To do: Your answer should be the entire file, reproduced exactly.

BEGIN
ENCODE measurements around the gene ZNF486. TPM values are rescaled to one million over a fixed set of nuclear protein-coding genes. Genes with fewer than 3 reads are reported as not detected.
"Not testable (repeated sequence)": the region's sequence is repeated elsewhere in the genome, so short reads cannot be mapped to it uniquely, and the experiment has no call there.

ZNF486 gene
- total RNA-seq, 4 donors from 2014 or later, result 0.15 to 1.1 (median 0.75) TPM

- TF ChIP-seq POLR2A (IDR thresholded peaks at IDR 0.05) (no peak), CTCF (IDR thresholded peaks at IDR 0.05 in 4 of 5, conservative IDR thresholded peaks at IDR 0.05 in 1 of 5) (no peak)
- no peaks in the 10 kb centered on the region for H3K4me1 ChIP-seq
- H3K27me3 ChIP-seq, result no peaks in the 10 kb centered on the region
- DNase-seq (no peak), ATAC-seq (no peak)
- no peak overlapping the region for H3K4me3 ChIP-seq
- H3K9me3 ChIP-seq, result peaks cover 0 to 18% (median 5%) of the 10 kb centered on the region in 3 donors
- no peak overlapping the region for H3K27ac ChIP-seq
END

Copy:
ENCODE measurements around the gene ZNF486. TPM values are rescaled to one million over a fixed set of nuclear protein-coding genes. Genes with fewer than 3 reads are reported as not detected.
"Not testable (repeated sequence)": the region's sequence is repeated elsewhere in the genome, so short reads cannot be mapped to it uniquely, and the experiment has no call there.

ZNF486 gene
- total RNA-seq, 4 donors from 2014 or later, result 0.15 to 1.1 (median 0.75) TPM

- TF ChIP-seq POLR2A (IDR thresholded peaks at IDR 0.05) (no peak), CTCF (IDR thresholded peaks at IDR 0.05 in 4 of 5, conservative IDR thresholded peaks at IDR 0.05 in 1 of 5) (no peak)
- no peaks in the 10 kb centered on the region for H3K4me1 ChIP-seq
- H3K27me3 ChIP-seq, result no peaks in the 10 kb centered on the region
- DNase-seq (no peak), ATAC-seq (no peak)
- no peak overlapping the region for H3K4me3 ChIP-seq
- H3K9me3 ChIP-seq, result peaks cover 0 to 18% (median 5%) of the 10 kb centered on the region in 3 donors
- no peak overlapping the region for H3K27ac ChIP-seq